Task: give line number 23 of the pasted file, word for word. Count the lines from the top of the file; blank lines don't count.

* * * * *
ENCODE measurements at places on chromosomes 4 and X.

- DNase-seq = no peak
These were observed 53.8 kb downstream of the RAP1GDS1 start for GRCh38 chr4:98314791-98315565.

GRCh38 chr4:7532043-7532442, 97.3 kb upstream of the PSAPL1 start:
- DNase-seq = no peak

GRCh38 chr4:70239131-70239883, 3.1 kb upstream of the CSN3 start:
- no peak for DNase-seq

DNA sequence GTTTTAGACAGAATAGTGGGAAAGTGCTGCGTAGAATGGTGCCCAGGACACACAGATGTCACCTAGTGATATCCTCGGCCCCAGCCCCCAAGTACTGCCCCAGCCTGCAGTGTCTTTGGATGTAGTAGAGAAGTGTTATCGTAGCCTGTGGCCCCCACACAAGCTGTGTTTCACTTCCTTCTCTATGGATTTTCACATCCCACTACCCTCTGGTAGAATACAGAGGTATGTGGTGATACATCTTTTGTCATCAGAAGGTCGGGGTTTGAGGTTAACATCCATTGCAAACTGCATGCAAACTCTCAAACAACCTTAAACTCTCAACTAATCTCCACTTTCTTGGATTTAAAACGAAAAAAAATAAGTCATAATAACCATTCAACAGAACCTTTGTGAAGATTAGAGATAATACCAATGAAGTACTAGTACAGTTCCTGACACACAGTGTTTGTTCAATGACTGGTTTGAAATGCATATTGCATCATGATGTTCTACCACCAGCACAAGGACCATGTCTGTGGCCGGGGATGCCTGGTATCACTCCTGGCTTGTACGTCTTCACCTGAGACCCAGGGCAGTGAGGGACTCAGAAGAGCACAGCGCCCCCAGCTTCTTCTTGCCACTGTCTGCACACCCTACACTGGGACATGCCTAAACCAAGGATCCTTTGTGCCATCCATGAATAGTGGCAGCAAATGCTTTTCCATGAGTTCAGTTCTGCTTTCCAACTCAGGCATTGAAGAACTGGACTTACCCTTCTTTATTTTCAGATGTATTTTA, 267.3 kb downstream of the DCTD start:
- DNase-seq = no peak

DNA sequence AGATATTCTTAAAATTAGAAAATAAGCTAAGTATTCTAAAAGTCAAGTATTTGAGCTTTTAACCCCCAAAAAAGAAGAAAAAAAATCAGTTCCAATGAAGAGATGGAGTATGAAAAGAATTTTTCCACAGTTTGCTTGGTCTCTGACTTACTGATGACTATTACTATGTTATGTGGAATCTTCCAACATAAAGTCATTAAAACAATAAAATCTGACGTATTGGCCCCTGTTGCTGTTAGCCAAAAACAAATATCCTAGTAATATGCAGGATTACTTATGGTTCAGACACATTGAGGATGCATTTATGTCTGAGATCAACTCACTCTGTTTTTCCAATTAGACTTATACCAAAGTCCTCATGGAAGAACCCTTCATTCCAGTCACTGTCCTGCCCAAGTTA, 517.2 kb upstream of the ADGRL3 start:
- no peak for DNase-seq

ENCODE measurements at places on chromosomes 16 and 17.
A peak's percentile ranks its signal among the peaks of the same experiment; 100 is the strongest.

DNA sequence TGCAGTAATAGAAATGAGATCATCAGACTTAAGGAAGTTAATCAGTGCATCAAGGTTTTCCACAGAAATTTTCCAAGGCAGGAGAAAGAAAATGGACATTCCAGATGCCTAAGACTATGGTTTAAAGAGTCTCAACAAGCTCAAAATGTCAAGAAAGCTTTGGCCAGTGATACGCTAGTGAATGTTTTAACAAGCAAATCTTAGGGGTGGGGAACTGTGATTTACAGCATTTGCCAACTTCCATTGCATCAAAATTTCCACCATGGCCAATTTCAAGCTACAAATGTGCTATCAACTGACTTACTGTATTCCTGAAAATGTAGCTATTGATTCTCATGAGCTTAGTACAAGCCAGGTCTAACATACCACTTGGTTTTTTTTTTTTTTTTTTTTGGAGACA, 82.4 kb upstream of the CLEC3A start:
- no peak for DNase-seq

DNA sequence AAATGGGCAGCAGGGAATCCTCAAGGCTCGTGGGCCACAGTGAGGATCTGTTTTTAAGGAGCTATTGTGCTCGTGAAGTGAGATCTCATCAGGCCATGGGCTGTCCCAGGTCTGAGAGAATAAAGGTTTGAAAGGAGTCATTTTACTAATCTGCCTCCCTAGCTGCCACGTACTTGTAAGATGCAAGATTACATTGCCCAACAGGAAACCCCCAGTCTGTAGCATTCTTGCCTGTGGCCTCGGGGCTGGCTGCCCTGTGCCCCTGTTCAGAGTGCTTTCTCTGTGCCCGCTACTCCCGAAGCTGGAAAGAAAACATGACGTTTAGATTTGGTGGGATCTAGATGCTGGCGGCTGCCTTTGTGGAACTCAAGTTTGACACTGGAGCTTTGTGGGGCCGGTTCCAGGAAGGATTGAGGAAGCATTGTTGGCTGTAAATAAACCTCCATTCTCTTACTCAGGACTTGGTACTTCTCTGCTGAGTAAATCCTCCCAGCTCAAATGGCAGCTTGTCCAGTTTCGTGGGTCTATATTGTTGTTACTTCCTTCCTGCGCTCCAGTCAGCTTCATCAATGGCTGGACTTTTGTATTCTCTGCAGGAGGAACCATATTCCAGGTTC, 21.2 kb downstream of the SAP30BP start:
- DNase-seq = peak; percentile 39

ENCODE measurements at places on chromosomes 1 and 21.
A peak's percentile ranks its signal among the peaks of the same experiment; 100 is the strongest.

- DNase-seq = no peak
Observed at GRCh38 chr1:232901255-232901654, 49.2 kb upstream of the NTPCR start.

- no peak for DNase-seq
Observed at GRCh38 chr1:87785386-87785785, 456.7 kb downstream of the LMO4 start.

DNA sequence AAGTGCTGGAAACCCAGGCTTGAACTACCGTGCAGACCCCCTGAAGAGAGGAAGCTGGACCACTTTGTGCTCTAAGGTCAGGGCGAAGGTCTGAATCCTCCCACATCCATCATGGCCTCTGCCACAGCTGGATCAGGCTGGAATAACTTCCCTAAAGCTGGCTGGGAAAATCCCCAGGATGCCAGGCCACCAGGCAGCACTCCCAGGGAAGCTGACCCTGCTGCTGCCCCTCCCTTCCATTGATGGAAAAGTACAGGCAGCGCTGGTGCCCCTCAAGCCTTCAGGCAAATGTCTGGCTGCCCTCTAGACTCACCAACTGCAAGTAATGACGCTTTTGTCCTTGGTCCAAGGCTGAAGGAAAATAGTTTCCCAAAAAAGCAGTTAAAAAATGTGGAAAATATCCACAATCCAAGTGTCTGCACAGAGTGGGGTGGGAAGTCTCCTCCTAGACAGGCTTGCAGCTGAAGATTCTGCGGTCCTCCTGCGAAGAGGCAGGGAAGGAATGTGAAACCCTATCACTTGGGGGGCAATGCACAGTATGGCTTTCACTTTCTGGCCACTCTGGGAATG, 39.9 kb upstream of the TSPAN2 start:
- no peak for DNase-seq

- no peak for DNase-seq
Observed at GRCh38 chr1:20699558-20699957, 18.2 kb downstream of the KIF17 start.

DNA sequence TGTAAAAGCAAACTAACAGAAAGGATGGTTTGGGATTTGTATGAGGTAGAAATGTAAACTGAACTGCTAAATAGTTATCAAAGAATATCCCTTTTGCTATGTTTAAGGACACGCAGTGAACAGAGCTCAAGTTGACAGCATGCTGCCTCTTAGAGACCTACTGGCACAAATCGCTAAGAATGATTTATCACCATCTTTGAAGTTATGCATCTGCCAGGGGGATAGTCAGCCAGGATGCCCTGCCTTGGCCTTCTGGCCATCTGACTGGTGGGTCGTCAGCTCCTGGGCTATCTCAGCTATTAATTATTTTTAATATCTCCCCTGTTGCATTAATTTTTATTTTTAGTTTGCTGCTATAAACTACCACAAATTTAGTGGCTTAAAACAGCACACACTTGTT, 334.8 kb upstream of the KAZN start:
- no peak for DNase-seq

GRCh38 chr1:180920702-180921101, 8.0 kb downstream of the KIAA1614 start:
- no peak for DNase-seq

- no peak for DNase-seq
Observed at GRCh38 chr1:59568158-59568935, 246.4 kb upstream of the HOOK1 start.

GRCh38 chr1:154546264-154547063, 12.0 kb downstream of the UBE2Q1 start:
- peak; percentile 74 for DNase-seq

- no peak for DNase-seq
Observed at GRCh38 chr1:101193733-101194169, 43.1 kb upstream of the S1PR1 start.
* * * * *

Observed at GRCh38 chr1:87785386-87785785, 456.7 kb downstream of the LMO4 start.